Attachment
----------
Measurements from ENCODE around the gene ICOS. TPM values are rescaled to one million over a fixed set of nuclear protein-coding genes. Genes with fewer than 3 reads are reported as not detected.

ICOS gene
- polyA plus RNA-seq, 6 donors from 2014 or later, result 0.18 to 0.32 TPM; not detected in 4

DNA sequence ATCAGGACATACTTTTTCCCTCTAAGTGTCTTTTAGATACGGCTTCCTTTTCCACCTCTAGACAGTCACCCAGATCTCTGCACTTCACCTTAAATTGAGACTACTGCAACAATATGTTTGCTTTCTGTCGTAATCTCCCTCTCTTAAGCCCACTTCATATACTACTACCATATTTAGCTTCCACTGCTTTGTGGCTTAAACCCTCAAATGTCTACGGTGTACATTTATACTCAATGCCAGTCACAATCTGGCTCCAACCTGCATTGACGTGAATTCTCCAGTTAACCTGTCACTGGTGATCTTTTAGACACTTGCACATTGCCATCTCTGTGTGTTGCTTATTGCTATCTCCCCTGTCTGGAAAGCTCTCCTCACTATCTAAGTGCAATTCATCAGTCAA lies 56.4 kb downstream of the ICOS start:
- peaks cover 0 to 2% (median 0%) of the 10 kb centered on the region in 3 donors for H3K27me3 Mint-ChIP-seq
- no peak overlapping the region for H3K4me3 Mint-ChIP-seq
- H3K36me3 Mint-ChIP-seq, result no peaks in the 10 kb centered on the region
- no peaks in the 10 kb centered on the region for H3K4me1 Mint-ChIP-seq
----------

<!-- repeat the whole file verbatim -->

Measurements from ENCODE around the gene ICOS. TPM values are rescaled to one million over a fixed set of nuclear protein-coding genes. Genes with fewer than 3 reads are reported as not detected.

ICOS gene
- polyA plus RNA-seq, 6 donors from 2014 or later, result 0.18 to 0.32 TPM; not detected in 4

DNA sequence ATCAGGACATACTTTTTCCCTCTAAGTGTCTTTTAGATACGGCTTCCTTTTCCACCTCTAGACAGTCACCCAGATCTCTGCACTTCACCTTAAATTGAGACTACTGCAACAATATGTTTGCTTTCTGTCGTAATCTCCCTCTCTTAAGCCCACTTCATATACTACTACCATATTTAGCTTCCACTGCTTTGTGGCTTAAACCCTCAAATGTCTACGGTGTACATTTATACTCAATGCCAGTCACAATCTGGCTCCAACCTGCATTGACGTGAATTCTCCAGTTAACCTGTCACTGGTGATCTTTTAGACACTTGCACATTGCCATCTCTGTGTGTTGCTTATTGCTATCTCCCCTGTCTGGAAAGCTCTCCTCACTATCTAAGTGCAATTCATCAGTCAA lies 56.4 kb downstream of the ICOS start:
- peaks cover 0 to 2% (median 0%) of the 10 kb centered on the region in 3 donors for H3K27me3 Mint-ChIP-seq
- no peak overlapping the region for H3K4me3 Mint-ChIP-seq
- H3K36me3 Mint-ChIP-seq, result no peaks in the 10 kb centered on the region
- no peaks in the 10 kb centered on the region for H3K4me1 Mint-ChIP-seq